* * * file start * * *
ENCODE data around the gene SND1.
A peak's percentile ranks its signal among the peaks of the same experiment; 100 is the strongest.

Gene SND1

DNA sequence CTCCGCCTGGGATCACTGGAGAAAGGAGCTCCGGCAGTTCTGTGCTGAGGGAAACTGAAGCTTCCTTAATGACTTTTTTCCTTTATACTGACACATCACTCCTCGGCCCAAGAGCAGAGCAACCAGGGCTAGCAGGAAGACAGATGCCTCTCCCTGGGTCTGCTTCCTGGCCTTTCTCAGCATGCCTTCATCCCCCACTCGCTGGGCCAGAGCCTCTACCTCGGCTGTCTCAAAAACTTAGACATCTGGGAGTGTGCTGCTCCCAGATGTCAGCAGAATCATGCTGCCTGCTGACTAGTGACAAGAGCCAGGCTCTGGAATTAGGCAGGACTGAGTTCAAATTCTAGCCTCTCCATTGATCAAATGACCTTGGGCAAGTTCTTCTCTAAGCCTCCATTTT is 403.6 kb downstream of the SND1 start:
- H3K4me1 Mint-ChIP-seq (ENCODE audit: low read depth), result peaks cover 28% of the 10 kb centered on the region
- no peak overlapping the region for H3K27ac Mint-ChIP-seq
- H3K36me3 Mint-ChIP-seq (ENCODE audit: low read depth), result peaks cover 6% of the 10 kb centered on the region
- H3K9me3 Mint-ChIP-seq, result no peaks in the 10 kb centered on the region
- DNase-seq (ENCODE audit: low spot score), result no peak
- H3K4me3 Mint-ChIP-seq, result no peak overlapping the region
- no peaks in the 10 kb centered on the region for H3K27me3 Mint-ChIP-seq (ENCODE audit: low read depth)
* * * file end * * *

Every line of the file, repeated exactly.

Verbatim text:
ENCODE data around the gene SND1.
A peak's percentile ranks its signal among the peaks of the same experiment; 100 is the strongest.

Gene SND1

DNA sequence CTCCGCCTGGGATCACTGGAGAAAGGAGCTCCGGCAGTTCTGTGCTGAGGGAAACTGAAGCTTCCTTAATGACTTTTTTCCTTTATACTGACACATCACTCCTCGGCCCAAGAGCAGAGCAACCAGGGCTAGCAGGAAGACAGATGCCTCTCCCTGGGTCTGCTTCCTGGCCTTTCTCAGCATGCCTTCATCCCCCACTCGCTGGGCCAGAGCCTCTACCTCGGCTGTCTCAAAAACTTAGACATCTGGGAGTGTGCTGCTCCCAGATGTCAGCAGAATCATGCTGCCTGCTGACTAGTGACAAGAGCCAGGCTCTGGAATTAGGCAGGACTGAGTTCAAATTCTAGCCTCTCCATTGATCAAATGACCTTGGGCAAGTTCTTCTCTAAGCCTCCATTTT is 403.6 kb downstream of the SND1 start:
- H3K4me1 Mint-ChIP-seq (ENCODE audit: low read depth), result peaks cover 28% of the 10 kb centered on the region
- no peak overlapping the region for H3K27ac Mint-ChIP-seq
- H3K36me3 Mint-ChIP-seq (ENCODE audit: low read depth), result peaks cover 6% of the 10 kb centered on the region
- H3K9me3 Mint-ChIP-seq, result no peaks in the 10 kb centered on the region
- DNase-seq (ENCODE audit: low spot score), result no peak
- H3K4me3 Mint-ChIP-seq, result no peak overlapping the region
- no peaks in the 10 kb centered on the region for H3K27me3 Mint-ChIP-seq (ENCODE audit: low read depth)